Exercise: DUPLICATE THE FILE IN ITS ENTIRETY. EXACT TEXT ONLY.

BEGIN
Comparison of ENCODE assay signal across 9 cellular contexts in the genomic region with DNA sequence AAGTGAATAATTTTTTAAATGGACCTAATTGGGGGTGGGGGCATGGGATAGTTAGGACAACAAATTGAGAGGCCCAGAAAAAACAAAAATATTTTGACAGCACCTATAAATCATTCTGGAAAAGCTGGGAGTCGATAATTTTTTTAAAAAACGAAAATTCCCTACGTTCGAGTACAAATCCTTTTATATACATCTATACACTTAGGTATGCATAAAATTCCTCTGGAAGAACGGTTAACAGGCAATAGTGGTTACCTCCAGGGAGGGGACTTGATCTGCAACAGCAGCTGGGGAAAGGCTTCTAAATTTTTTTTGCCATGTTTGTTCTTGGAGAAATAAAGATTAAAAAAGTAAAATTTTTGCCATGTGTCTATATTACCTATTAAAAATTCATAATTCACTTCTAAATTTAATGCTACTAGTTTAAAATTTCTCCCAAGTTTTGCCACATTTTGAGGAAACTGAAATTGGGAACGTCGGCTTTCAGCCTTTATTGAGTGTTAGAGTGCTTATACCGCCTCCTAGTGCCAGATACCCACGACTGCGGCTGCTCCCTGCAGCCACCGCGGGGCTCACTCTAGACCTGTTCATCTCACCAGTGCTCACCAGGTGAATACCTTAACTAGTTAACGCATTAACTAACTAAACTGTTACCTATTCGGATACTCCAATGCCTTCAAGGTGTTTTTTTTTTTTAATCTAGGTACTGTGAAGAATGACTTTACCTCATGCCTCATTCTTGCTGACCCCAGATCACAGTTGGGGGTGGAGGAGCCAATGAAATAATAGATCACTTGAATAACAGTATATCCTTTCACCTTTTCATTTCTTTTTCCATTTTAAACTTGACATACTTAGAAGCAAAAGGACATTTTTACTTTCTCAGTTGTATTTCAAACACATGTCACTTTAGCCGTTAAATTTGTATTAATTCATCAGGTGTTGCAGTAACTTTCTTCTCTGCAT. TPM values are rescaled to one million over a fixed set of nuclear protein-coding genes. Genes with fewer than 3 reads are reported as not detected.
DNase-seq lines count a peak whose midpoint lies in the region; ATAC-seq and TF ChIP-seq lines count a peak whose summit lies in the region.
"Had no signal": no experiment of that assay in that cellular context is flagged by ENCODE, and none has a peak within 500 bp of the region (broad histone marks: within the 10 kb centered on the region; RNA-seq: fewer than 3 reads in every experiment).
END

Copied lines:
Comparison of ENCODE assay signal across 9 cellular contexts in the genomic region with DNA sequence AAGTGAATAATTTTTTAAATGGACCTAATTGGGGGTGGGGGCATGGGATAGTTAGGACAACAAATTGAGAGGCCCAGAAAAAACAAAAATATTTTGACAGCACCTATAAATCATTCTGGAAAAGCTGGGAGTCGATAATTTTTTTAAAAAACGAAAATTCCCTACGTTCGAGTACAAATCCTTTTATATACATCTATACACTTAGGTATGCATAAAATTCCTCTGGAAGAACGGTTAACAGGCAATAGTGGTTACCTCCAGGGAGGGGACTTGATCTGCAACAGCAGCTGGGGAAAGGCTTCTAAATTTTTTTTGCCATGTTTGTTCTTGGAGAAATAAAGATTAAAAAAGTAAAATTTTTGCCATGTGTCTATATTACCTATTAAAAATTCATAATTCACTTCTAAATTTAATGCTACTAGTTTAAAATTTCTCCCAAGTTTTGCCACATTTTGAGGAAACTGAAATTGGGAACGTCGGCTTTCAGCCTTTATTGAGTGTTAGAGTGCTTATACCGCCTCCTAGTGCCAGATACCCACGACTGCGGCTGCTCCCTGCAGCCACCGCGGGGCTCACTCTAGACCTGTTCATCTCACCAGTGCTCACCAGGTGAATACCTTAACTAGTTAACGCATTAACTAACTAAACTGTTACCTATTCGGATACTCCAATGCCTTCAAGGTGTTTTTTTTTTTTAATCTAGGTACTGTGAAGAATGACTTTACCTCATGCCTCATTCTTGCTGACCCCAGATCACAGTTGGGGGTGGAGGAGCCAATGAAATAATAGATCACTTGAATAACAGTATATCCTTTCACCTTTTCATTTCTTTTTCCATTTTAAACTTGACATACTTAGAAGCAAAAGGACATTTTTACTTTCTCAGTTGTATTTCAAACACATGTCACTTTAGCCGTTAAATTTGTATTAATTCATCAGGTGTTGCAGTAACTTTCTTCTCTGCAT. TPM values are rescaled to one million over a fixed set of nuclear protein-coding genes. Genes with fewer than 3 reads are reported as not detected.
DNase-seq lines count a peak whose midpoint lies in the region; ATAC-seq and TF ChIP-seq lines count a peak whose summit lies in the region.
"Had no signal": no experiment of that assay in that cellular context is flagged by ENCODE, and none has a peak within 500 bp of the region (broad histone marks: within the 10 kb centered on the region; RNA-seq: fewer than 3 reads in every experiment).